Peter Bregman recently had a great post on Harvard Business Review blog network. In “Why You Should Treat Laughter as a Metric,” Bregman writes about the lack of laughter as a symptom of a problem within organizations. And he suggests that increasing the opportunity for laughter should be a leadership priority. Read More »
“We already have program management,” is a typical statement I hear when speaking with a customer about collaboration program management. The unfortunate truth is, most organizations do not have formal program management or know how to effectively manage a Collaboration specific Program.
Instead, when talking about program management you should ask “Why is a collaboration program different and what should I consider?” Here are a few explanations:
There are many misconceptions about Collaboration Programs, but one of the biggest, and potentially most impactful, is that you only need to focus on the technology design and build. I can tell you from my experience in running many programs; a successful collaboration program requires a lot more than a successful technology implementation.
I’m not going to bore you with the formal definition of a program and how it differs from a project, but I will tell you that a successful collaboration program typically includes several non-technology projects (component projects) that must be planned and managed in order for the collaboration technology to be deemed a success. Examples include operational readiness, organizational change management, migration readiness, and more. Many times, programs fail to identify and manage these component projects. As a result, the collaboration program slows, business cases fail, ROI isn’t realized, adoption lags, issues arise, and satisfaction declines.
On the other hand, I have personally managed programs where these component projects were properly managed at many large enterprise, commercial, service provider, and government customers. The positive impacts of following the Collaboration Program Management best practices were obvious and tangible. The below metrics are some of the major documented impacts.
I have worked in IT since 1995 and never learned programming. Sure, I can do a little HTML, and years ago, I learned just enough Perl to configure MRTG, but I have never written a program. The good old CLI has kept me very busy and brought home the bacon.
Therefore, I have opened an account at codecademy.com. I will start with Python and Java. I see many late nights in my future.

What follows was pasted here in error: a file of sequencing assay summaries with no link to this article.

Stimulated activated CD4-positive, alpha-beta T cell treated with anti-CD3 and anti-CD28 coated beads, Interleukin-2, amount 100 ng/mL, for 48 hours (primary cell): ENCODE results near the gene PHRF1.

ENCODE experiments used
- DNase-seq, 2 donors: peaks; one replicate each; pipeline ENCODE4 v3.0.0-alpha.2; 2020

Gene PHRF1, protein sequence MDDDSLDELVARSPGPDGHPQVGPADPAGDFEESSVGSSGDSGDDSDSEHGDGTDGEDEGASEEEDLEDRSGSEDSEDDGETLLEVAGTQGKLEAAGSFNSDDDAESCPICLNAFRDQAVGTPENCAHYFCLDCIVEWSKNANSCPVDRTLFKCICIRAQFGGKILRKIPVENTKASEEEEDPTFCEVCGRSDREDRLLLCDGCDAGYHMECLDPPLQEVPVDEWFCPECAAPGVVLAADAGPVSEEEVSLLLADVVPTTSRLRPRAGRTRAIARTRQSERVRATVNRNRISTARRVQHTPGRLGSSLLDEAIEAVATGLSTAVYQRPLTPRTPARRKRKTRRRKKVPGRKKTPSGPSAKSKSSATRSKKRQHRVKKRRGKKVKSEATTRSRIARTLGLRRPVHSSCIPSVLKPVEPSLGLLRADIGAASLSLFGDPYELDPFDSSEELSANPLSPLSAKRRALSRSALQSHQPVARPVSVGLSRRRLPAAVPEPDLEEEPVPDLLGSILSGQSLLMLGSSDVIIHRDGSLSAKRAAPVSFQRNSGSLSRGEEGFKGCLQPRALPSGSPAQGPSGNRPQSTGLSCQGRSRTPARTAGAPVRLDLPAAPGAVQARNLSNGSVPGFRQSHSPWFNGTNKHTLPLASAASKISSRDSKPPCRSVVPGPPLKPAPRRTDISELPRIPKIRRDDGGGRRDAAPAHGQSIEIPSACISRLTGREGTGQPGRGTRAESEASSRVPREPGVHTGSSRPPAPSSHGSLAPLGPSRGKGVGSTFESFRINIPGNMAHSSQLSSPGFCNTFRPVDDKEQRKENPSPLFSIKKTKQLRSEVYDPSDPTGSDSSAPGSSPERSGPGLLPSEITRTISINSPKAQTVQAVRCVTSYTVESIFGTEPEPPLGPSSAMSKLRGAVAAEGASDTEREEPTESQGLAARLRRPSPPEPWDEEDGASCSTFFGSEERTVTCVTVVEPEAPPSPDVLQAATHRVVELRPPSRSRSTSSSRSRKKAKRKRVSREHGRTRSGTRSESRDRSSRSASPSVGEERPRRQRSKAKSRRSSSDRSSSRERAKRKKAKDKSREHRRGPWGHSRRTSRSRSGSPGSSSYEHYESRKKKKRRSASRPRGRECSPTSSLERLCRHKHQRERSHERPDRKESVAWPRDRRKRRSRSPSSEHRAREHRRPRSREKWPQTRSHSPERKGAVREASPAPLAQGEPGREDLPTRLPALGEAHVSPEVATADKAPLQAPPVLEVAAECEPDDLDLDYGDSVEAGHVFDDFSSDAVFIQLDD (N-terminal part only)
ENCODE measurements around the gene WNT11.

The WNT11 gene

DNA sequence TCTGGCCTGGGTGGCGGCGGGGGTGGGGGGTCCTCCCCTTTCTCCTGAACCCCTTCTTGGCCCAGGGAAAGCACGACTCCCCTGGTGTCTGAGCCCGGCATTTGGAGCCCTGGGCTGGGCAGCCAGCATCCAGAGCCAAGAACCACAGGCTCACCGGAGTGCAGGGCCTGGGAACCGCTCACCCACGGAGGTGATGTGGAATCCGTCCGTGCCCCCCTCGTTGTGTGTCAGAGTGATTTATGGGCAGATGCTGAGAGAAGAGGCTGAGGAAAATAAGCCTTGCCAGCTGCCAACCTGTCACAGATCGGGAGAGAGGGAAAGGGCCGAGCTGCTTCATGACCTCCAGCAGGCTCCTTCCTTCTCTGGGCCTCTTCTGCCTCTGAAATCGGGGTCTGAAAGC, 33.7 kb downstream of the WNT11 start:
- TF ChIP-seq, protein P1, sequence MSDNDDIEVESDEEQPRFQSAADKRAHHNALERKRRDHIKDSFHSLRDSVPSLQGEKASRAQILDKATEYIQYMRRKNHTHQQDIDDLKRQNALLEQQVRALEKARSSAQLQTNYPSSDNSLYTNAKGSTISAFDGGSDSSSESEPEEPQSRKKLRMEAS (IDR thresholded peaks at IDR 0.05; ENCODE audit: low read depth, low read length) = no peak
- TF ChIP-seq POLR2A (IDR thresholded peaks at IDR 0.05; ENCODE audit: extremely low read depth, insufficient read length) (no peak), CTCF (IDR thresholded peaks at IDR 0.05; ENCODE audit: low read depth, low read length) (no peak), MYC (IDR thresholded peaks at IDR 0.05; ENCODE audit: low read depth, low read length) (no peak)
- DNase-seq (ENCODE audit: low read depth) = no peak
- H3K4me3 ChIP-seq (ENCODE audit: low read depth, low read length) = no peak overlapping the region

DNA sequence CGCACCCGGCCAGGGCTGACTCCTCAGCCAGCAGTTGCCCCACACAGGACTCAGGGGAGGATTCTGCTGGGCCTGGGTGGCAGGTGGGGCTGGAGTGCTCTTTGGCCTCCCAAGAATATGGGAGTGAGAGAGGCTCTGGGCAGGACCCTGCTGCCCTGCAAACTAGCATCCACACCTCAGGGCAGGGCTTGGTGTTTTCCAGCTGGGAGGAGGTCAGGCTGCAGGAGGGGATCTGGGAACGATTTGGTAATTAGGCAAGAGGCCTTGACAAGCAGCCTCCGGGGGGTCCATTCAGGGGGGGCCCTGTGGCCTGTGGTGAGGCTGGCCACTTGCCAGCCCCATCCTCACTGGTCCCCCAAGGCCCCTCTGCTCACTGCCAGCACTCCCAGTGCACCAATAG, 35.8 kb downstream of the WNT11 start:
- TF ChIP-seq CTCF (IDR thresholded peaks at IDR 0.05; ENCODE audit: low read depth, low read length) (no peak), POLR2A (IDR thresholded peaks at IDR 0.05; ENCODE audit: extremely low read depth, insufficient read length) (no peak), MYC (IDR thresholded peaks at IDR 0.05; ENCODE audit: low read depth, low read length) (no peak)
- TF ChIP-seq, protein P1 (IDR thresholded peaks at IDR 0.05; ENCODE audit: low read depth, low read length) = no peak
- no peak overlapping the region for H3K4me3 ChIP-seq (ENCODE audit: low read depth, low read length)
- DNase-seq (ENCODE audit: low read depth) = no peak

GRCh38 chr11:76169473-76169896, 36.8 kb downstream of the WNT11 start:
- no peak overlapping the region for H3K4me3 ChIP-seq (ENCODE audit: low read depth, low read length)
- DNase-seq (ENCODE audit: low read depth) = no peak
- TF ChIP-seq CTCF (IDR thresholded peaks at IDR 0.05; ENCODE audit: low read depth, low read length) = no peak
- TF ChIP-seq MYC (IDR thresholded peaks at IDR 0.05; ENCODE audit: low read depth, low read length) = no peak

I have thought about learning code, but I could never think of an app I wanted to write. Now Cisco is bringing together networking and programming. Cisco is not only making APIs available, Cisco is contributing code to the open source community. In fact, Cisco has created a Data Center repository, a Nexus 9000 community, and a general Cisco Systems repository on GitHub.
Cisco has recently overhauled the developer program and its content. The new DevNet website is filled with developer information on products such as AVC, Collaboration, UCS, CTI, Energywise, FlexPod, UCS Microsoft Manager, Jabber, onePK, XNC, Telepresence.
Cisco is bringing the networking and programing worlds together and this stubborn old networker is finally onboard.
Bill Carter is a Senior Network Engineer with more than 18 years of experience. He works for Sentinel Technologies and specializes in next-generation data center, campus and WAN network services.
Recently my colleague Chet Namboodri in his blog “Predictions 2014: Wager on the Internet of Everything” did a great level set on predictions for 2014 Manufacturing trends. I want to add some additional comments on what I have been observing in the field and with our customers today.
The first IDC prediction described 3D value chains as an incredible source of rich productivity and we are seeing this as a goal of many companies. Not only is it the collection of this data, but it is the sharing of this data across the value chain that is going to start to explode. What this is starting to mean is that a component assembly company wants to have supply chain information from their manufacturing partners. This is expanding beyond the dock, into the warehouse and even into the manufacturing lines and cells as well. This tightly aligns with what we are seeing with customers already getting access to this information from their shop floor.
Take a look at this recent demo that John Chambers and Jim Grubb did for an example of the traceability and sophistication that a robust network can bring and how problem resolution can be much faster with real-time visibility.
Time is an illusion. And an obsession. And apparently time is endangered because everyone is trying to save time, find more time, use time more wisely, or just plain stop time.
Time is of the essence, after all. And in the wonderful world of business, it always seems that we’re trying to find ways that let us move faster. We want to reduce the time it takes us to do what we do, whether it’s responding to customers, making decisions, adjusting to market trends, or getting the latest-greatest whatever-it-is to market.
You can’t reduce an illusion, but you can find ways to be more effective and make better use of the time you have.
That’s a tough number to hear from the employee side of that equation. Maybe I spend time with the wrong crowd, but I don’t know too many people who consider their performance to be only 80% of their potential. So where does that additional 20% come from? Is it an illusion too? Read More »